Monday, February 14, 2011

A Lesson in License Cost Risk In The Cloud

I came across something recently that places a black mark on cloud computing in general.  In January of 2011, MOZY, a network backup provider, significantly changed their pricing.  In fact, it’s so significant (and just a bit strange) that some MOZY customers will see renewed billing that can be double or 10s of times higher than they were paying.  MOZY’s unlimited storage for backup was just $6/month but when MOZY discontinued the unlimited plan and put a 50GB cap on that price plan, users with 100s of gigabytes of backed up data are now looking for a new home (or deciding to pay a lot more).

Like out of box software, consumers expect pricing and features to change over time but not in a significant manner.  The change may impact the ROI calculations a company made before they decided on a service.  Not only was the pricing restructured, but many users were never notified (which according to MOZY was due to slow mail servers). MOZY went from a low price leader to much more costly solution with the refresh of a web page, and with no grandfather clause.  Competitors, like iDrive, have a more economical pricing plan and the new low cost leader is who allows unlimited backup on a single PC for $5/month.

Cloud service licensing changes are always a risk, just like they are with boxed software you install on your PCs or servers.  But if pricing or other features go awry you can normally discontinue your maintenance contract and continue to use the software.  I didn’t mention cost changes in my “Challenges & Risks of Implementing Cloud Computing” because although I’ve seen changes, they are rarely this significant, and sometimes the price goes down on a cloud service due to economies of scale.  In general, this is a sizable “black mark” against the use of cloud computing.  The one positive note here is that the barrier to changing service providers for this type of service is small compared to switching your cloud customer relationship management system (CRM) or accounting application.  It is just a backup service, and although switching does take time (it would be over a month in my case), it’s a fairly painless process.  This wouldn’t be the case if you had 100s of users in a company using that service however.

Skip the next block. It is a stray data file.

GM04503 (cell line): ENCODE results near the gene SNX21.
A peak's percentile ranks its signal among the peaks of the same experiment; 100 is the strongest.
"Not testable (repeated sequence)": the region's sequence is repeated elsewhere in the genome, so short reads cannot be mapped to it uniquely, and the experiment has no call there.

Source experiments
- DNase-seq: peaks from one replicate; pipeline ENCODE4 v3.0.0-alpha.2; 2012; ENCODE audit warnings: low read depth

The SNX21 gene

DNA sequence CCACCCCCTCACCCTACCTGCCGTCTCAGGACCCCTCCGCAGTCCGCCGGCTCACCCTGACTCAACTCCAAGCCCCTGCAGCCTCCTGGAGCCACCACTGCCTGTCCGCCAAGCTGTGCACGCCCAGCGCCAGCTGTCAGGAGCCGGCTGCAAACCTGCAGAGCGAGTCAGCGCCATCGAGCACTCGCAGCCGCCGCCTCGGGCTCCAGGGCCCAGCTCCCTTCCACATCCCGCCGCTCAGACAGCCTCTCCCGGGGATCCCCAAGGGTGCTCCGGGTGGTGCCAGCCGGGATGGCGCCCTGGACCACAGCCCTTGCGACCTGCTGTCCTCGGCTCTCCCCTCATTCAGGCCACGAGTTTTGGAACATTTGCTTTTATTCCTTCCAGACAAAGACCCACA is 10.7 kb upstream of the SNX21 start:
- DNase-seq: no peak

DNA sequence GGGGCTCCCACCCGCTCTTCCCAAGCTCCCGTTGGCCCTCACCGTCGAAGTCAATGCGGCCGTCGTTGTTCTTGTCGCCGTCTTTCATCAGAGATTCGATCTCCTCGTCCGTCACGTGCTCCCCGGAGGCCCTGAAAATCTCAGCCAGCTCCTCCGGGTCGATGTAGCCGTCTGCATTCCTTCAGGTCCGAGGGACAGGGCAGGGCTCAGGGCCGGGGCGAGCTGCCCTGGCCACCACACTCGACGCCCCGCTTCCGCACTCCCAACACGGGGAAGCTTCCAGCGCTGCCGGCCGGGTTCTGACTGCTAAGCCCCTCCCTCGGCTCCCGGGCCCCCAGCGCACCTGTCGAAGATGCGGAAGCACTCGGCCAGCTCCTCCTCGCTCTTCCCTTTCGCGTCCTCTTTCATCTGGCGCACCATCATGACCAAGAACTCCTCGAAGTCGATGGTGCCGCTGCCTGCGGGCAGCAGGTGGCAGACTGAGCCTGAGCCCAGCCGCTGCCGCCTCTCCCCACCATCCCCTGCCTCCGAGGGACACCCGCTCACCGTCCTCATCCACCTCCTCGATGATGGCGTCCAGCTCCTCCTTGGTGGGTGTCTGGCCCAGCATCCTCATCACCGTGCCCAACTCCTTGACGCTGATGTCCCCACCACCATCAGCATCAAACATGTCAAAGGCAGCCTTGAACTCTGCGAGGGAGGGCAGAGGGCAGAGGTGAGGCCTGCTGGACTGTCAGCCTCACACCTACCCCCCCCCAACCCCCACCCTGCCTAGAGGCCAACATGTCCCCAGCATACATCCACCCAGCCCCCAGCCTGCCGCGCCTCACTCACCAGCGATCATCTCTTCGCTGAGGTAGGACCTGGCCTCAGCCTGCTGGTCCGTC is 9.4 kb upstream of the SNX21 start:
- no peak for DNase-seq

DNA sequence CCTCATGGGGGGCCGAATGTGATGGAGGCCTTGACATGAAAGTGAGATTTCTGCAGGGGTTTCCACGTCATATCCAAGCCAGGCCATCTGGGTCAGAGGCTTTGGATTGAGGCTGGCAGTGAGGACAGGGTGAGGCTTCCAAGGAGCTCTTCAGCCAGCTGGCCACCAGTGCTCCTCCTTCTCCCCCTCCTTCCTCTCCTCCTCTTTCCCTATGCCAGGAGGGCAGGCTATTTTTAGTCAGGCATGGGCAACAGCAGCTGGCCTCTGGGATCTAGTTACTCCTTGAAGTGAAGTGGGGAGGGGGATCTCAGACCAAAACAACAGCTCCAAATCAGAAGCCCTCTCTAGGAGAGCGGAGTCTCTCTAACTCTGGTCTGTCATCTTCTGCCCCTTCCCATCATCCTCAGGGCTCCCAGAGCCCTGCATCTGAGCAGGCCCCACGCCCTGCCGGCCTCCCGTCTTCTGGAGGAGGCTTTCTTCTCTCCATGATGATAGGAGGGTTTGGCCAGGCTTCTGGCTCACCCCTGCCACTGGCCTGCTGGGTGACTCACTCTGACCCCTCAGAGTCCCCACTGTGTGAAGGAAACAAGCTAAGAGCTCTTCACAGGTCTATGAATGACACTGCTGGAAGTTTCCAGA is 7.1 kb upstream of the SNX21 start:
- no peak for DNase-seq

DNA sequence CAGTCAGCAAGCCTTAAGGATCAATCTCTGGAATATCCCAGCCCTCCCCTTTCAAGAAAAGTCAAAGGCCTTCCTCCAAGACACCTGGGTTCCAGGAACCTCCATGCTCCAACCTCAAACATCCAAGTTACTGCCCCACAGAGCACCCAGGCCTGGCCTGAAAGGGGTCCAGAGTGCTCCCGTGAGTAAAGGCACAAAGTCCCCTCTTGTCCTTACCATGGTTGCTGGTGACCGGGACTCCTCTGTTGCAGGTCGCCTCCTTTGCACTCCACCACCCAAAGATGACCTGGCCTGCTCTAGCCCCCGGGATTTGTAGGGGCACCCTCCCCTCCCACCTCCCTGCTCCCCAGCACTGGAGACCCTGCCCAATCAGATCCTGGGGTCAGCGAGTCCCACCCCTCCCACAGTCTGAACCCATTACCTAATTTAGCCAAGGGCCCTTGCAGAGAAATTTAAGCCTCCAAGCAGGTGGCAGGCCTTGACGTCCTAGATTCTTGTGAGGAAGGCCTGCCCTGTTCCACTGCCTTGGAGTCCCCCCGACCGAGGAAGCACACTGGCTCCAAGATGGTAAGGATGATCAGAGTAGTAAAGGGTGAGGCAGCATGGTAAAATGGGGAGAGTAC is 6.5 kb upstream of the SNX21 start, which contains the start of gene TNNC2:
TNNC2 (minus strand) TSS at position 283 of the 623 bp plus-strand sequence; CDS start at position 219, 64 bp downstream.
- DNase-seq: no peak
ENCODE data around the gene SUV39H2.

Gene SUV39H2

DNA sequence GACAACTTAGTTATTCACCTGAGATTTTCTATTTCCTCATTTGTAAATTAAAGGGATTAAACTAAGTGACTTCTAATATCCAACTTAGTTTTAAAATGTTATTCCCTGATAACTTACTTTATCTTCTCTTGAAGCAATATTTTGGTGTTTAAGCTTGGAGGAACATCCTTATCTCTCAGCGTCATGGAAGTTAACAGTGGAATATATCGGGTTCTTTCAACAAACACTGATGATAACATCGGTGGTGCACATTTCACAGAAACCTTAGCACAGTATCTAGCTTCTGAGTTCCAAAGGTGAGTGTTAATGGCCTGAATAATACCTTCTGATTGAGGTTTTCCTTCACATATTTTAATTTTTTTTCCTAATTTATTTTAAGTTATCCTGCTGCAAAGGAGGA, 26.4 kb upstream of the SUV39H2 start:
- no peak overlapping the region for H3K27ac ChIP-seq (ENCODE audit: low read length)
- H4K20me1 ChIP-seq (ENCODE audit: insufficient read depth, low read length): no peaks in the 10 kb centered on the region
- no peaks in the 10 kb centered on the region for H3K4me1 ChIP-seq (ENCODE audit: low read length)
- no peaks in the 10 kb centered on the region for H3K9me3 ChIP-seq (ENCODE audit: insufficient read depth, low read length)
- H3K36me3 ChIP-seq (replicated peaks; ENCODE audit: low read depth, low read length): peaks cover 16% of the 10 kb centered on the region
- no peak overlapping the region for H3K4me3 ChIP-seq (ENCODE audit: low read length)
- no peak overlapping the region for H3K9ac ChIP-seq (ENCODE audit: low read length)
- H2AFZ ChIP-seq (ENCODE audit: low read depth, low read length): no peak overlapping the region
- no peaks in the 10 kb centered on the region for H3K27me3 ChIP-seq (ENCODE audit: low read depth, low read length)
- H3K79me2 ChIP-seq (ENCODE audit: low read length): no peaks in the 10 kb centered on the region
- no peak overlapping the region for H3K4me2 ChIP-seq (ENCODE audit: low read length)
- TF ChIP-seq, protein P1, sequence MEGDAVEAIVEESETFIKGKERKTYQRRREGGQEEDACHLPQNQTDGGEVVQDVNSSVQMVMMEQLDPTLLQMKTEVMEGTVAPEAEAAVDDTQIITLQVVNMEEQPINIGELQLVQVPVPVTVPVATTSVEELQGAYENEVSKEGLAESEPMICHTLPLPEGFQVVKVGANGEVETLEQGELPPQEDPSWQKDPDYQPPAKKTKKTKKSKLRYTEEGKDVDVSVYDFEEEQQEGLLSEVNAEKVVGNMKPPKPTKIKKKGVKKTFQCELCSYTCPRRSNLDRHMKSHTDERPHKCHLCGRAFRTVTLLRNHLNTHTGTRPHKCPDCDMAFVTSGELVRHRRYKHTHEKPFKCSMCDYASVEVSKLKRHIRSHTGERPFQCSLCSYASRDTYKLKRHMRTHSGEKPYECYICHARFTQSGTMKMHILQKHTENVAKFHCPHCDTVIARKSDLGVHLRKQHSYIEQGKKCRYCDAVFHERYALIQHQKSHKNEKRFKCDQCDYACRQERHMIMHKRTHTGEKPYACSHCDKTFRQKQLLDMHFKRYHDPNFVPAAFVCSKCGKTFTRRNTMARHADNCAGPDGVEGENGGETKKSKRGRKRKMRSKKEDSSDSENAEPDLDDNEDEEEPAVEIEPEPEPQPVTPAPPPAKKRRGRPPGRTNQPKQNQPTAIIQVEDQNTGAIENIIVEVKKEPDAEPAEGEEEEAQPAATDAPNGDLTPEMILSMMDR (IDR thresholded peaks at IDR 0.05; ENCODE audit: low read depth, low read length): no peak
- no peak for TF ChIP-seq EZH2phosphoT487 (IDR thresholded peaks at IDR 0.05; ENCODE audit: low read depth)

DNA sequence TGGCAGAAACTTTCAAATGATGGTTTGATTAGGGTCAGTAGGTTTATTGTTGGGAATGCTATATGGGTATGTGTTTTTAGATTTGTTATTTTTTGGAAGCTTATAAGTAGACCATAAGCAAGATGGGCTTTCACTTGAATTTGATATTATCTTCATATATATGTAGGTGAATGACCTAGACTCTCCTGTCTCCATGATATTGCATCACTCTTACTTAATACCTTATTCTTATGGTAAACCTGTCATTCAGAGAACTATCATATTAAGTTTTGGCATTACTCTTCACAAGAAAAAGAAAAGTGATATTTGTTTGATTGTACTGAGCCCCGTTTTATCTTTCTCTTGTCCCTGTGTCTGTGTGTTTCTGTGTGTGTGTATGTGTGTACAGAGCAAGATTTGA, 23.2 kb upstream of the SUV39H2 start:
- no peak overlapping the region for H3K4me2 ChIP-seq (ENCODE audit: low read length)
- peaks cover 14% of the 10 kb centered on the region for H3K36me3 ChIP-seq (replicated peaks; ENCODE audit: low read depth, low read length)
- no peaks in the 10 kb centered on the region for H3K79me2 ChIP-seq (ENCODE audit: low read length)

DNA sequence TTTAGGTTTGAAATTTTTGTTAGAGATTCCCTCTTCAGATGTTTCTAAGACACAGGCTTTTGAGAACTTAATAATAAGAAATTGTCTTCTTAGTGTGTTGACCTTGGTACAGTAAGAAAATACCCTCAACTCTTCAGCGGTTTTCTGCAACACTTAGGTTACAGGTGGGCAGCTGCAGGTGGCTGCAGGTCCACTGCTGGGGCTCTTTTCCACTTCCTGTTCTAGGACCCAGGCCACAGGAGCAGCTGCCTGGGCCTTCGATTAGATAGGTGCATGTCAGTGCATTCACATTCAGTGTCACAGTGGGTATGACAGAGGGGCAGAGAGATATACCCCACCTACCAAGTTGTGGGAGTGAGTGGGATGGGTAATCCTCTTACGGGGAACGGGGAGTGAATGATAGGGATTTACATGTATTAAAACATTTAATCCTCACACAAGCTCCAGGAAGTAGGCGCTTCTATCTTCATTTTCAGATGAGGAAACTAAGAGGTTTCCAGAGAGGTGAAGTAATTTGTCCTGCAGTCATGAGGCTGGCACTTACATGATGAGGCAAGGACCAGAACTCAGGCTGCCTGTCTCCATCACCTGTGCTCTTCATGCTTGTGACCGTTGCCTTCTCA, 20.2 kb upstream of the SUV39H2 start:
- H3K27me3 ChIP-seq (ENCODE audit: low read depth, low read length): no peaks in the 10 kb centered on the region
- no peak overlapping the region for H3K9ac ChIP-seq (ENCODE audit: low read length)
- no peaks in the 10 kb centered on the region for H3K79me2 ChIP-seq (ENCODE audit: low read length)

As I examine this, I wonder how one might mitigate this risk.  I think it would be worth some time researching a potential company to see what their past behaviors are.  In addition, try to evaluate the financial health of a potential provider.  Success for them is success for you in the long term. It’s important to note that many cloud providers are new so this may be a difficult task.  In this case, EMC Corporaton owns MOZY (they purchased MOZY in 2007) and this event tarnishes EMC’s company image as a cloud provider in my opinion.

This does give me pause when evaluating the risks of going to the cloud.  Again, it’s not a whole lot different than purchased software license agreements except in many cases, you can discontinue your maintenance contract and continue to use the software.

Note: Pricing may have changed since this article was published.


- Chris Claborne

No comments:

Post a Comment